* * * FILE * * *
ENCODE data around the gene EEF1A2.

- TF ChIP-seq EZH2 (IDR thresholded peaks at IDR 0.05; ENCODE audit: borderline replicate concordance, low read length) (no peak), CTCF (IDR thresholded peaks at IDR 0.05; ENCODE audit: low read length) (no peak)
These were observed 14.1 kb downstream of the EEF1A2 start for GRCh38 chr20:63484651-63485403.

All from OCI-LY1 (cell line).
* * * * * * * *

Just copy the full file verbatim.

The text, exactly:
ENCODE data around the gene EEF1A2.

- TF ChIP-seq EZH2 (IDR thresholded peaks at IDR 0.05; ENCODE audit: borderline replicate concordance, low read length) (no peak), CTCF (IDR thresholded peaks at IDR 0.05; ENCODE audit: low read length) (no peak)
These were observed 14.1 kb downstream of the EEF1A2 start for GRCh38 chr20:63484651-63485403.

All from OCI-LY1 (cell line).